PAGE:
References

1. Jones DS. History in a Crisis – Lessons for Covid-19. N Engl J Med. 2020 Mar 12. doi: 10.1056/NEJMp2004361. [Epub ahead of print] PubMed PMID: 32163699.
2. Ritchie CW, Muniz-Terrera G, Kivipelto M, Solomon A, Tom B, Molinuevo JL. The European Prevention of Alzheimer’s Dementia (EPAD) Longitudinal Cohort Study: Baseline Data Release V500.0. J Prev Alzheimers Dis. 2020;7(1):8-13. doi: 10.14283/jpad.2019.46. PubMed PMID: 32010920.
3. Takeda C., Guyonnet S., Sumi Y. et al.. Integrated Care for Older People and the Implementation in the INSPIRE Study. J Prev Alz Dis 2020;2(7):70-74
4. Guerville F, De Souto Barreto P, Ader I, Andrieu S, Casteilla L, Dray C, Fazilleau N, Guyonnet S, Langin D, Liblau R, Parini A, Valet P, Vergnolle N, Rolland Y, Vellas B. Revisiting the Hallmarks of Aging to Identify Markers of Biological Age. J Prev Alzheimers Dis. 2020;7(1):56-64. doi:10.14283/jpad.2019.50. PubMed PMID: 32010927.
5. Rochoy M, Chazard E, Gautier S, Bordet R. Shift in Hospitalizations for Alzheimer’s Disease to Related Dementias in France between 2007 and 2017. J Prev Alzheimers Dis. 2019;6(2):108-111. doi: 10.14283/jpad.2019.5. PubMed PMID: 30756117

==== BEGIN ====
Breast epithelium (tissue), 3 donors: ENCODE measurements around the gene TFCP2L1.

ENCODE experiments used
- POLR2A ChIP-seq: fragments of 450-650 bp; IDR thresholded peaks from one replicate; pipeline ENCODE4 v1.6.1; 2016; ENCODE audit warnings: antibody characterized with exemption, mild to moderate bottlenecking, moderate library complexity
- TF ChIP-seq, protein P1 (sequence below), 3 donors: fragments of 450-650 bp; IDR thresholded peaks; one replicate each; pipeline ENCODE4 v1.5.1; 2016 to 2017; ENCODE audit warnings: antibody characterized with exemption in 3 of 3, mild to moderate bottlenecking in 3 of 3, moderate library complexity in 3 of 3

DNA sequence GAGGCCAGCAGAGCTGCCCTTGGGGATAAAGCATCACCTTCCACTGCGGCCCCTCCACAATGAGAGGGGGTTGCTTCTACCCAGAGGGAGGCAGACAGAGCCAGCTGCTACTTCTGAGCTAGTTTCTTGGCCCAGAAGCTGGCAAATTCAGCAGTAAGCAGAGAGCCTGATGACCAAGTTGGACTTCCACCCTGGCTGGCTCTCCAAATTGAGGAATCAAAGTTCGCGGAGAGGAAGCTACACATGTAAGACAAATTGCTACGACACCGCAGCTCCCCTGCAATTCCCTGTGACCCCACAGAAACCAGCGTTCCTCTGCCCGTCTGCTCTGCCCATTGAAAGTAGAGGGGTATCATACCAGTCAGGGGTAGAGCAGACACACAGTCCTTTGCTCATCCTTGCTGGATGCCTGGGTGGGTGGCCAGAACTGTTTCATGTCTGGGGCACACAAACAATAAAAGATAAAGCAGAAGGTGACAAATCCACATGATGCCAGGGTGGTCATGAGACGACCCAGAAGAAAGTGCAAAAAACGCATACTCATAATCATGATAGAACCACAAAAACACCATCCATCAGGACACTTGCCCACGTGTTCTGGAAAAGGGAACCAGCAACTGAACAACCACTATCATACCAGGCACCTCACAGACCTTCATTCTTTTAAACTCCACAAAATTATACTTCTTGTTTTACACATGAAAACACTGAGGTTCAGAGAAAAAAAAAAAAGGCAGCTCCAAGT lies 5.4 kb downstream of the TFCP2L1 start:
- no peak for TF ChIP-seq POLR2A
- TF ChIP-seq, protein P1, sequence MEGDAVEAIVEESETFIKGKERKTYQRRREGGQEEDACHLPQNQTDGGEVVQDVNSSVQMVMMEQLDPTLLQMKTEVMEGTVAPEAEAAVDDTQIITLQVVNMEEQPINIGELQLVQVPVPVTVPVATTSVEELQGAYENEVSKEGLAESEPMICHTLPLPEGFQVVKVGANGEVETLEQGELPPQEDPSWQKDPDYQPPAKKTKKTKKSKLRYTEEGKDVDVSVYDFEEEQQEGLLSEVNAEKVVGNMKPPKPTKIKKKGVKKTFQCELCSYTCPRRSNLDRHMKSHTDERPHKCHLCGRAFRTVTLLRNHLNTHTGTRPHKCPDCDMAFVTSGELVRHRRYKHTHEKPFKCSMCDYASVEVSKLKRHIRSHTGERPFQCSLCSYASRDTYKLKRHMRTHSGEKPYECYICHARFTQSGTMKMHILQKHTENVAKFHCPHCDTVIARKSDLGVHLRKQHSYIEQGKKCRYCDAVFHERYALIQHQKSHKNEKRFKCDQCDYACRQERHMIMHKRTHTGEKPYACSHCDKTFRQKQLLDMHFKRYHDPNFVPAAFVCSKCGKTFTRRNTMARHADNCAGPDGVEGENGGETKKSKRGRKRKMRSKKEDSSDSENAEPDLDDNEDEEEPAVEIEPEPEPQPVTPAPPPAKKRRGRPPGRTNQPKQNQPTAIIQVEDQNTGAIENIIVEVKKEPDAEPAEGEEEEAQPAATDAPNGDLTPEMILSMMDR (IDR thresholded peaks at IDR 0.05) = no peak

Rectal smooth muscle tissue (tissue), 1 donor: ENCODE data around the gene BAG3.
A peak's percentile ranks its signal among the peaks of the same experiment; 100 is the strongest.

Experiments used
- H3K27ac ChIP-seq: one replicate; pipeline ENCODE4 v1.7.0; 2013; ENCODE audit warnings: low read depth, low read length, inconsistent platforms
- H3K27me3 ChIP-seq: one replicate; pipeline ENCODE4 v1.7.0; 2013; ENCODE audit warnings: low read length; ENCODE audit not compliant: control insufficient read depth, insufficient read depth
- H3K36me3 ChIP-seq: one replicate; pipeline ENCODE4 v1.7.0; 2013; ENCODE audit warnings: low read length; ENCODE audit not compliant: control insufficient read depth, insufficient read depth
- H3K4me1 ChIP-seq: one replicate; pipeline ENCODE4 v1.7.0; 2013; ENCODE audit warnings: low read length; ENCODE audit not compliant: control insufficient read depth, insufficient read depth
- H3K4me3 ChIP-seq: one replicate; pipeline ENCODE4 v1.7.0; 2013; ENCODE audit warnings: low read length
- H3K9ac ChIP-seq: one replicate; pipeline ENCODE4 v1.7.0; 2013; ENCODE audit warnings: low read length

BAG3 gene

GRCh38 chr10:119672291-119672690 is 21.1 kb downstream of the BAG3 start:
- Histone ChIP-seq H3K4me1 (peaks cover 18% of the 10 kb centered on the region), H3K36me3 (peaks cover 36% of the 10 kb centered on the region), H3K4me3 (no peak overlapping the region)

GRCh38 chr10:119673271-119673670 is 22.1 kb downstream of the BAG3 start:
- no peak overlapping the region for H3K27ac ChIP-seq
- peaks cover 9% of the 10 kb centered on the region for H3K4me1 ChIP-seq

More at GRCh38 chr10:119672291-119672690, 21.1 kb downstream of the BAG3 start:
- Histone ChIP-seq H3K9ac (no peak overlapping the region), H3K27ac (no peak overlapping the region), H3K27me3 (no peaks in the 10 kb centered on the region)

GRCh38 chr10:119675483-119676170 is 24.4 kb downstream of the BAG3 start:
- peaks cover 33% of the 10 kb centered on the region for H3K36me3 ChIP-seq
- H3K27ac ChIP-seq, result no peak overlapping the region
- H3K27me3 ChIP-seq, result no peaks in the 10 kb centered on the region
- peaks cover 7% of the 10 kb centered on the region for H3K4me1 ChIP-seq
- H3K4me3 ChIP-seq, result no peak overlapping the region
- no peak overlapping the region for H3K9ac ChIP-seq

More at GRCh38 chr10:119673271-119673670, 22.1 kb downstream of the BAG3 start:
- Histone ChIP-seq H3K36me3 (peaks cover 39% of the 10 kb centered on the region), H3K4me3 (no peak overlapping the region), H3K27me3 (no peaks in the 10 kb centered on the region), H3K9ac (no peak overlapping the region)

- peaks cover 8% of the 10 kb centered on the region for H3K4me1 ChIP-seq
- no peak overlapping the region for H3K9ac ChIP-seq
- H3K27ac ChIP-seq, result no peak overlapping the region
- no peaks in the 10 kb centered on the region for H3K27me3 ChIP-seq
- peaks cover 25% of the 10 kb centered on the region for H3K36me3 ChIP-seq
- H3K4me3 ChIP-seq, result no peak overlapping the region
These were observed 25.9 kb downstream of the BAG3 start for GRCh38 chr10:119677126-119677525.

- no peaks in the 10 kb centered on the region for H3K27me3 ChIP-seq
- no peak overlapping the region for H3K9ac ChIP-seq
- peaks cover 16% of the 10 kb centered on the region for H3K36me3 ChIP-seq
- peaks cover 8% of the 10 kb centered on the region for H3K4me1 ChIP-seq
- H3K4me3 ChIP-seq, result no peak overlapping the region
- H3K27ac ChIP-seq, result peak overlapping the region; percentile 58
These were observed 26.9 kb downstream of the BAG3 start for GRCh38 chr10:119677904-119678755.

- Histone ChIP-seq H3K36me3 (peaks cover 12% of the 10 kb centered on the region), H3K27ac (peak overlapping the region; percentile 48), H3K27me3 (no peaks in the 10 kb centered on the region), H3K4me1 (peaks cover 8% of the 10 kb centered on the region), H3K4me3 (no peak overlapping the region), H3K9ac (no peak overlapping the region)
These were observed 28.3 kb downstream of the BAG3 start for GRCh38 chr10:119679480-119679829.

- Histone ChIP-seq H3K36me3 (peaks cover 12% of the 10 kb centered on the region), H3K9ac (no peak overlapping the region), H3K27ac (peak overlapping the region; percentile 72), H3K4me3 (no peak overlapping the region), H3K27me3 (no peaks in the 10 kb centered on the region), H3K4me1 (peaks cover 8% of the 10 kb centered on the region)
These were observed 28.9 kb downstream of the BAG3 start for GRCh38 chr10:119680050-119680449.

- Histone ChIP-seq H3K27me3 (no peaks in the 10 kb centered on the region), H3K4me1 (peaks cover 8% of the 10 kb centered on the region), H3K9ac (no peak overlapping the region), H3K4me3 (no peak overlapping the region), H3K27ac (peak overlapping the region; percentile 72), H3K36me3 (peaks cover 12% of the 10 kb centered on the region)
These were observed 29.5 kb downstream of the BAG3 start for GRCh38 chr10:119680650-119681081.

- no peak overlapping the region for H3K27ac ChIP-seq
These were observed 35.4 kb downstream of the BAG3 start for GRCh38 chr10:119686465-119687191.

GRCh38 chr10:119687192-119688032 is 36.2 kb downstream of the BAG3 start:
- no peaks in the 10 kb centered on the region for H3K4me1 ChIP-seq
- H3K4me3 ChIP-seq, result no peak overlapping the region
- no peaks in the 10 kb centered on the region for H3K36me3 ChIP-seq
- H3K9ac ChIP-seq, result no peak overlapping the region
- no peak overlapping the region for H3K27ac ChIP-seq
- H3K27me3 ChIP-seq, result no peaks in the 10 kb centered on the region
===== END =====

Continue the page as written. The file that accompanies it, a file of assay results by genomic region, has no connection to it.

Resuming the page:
6. Hollander JE, Carr BG. Virtually Perfect? Telemedicine for Covid-19. N Engl J Med. 2020 Mar 11. doi: 10.1056/NEJMp2003539. [Epub ahead of print] PubMed PMID: 32160451.
7. Maki Y. Letter to the Editor: Preventing Dementia through Community Involvement and Altruistic Behaviors. J Prev Alzheimers Dis. 2018;5(4):259-260. doi: 10.14283/jpad.2018.37. PubMed PMID: 30298185.
8. Amin RW, Yacko EM, Guttmann RP. Geographic Clusters of Alzheimer’s Disease Mortality Rates in the USA: 2008-2012. J Prev Alzheimers Dis. 2018;5(4):231-235. doi: 10.14283/jpad.2018.36. PubMed PMID: 30298181.
9. Armitage R, Nellums LB. COVID-19 and the consequences of isolating the elderly Lancet Public Health. 2020 Mar 19. pii: S2468-2667(20)30061-X. doi: 10.1016/S2468-2667(20)30061-X. [Epub ahead of print]